orest of knives (aka the tsingy forests)

Madagascar has some of the most incredible landscapes in the world — red earth, brown rivers, colonies who have not been touched by modern technology, baobab trees, lemurs, and incredible waterfalls.

Madagascar has some of the most incredible landscapes in the world — red earth, brown rivers, colonies who have not been touched by modern technology, baobab trees, lemurs, and incredible waterfalls. One of the coolest things you will find only in Madagascar are the Tsingy forests. Despite how incredible the area is, the Tsingy forests are one of the least visited national parks in the world.

1) Incredibly Sharp Rock

The Tsingy forests are jagged, knife-like limestone formations that stretch over 70 meters into the air. There are some but not many trees or wildlife living among the endless maze of disorienting corridors, humid caves, and unforgiving razors at the ground level. The razor-sharp limestone can slice through equipment and flesh easily, which makes traversing them extremely difficult and dangerous. It is estimated that the Tsingy has the largest underground cave system in the world.

2) Only Way in and out is by Helicopter

The tsingy forests are split into two areas, north and south. The north is a nature reserve covering almost 330 square miles (the forests exist sporadically throughout the area). Then there is the south part, known as the Tsingy de Bemaraha National Park, covering 666 square kilometres (257 sq mi). We decided to check out the south chunk of forest because it was far from any “tourist” areas.

3) Dangers are Real, and for the Most Part, Unknown

The words Tsingy has a number of different meanings, the one we believe describes it best is the “forest of knives”. If you slip and fall even a foot onto that stone, you can get a deep gash.

4) Tight Spaces and High Rock Faces

If you get claustrophobic, don’t go to the Tsingy. There are tight spots to get through everywhere and if you get stuck, the only options are to climb up or turn around and head back.

5) Miles of Unexplored Caves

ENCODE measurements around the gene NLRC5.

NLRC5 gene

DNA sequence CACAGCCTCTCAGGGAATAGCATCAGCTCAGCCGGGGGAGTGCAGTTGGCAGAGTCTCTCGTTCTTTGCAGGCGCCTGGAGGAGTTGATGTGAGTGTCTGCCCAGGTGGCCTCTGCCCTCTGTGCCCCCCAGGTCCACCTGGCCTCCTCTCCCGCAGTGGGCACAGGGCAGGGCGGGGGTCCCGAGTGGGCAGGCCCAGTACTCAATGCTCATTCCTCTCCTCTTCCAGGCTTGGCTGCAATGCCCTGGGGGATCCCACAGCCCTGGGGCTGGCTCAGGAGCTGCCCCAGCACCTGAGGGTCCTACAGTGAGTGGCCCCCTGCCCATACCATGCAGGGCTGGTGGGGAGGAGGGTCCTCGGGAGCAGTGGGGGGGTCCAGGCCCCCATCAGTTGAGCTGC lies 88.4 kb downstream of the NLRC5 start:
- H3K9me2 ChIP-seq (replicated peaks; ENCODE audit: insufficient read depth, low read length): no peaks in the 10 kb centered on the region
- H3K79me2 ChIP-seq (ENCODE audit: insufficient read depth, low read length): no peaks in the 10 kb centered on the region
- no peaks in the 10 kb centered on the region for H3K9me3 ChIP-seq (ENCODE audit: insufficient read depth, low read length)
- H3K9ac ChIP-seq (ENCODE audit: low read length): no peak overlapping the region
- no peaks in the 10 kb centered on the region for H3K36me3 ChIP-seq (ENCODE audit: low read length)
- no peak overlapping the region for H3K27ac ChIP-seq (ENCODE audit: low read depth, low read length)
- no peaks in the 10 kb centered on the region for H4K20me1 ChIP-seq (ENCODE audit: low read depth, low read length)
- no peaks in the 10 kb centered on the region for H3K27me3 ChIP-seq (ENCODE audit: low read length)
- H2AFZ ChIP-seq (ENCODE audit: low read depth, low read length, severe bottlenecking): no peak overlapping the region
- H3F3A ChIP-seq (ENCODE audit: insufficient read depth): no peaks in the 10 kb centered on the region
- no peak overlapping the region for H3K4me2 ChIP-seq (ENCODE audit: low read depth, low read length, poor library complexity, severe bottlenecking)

These caves are humid and damp with no vegetation yet there are some large spiders and long, gross looking bugs living down there. we turned off our lights and went mute for 5 minutes…honestly you start going a bit crazy. It is complete darkness and silence down there.

6) Wildlife

Despite the rough conditions, certain species of lemur, lizard, snake, and birds have adapted to the region.

7) If you Fall you Die

If this picture doesn’t seem that high, just remember those are the top of giant trees you see — not bushes.

8) Amazing for Rock Climbers

If you like traversing, this is an amazing place to do it. There are endless routes to take and you can grip the rock almost anywhere. But make sure you have tough equipment, this stuff ripped through my Osprey Backpack and new Salomon hiking shoes!

9) Disorientation / Legends of the Lost

An incredible world of forest canyons does not even start to describe it. But if you go, be careful. It is easy to get lost in there — the locals told us numerous stories of people trying to head into different areas of the Tsingy and never coming out.

10) No Man has ever Been there Before

The South Tsingy is still protected as a natural reserve, and there are no access points to the southern regions. No roads, no airports, no people. To find a way in, we looked on google maps for a couple of hours and scouted areas within the forest that looked big enough and flat enough to land a helicopter. Luckily, we found one.

Since the first airport was built, there has been no record of any flights landing in this area of the Tsingy, and, since there is no access by foot, we believe that we were the first people to ever explore this area.

Unfortunately Madagascar is also one of the most heavily deforested countries in the world. It is expected that at the current rate, all the forest cover will be gone by 2025. The “green island” has become the “red island.”

We are incredibly fortunate to be able to help the locals of Madagascar with their reforestation efforts. We have already planted over 2 million trees and hired over 400 full time employees to plant. Thank you for your support!

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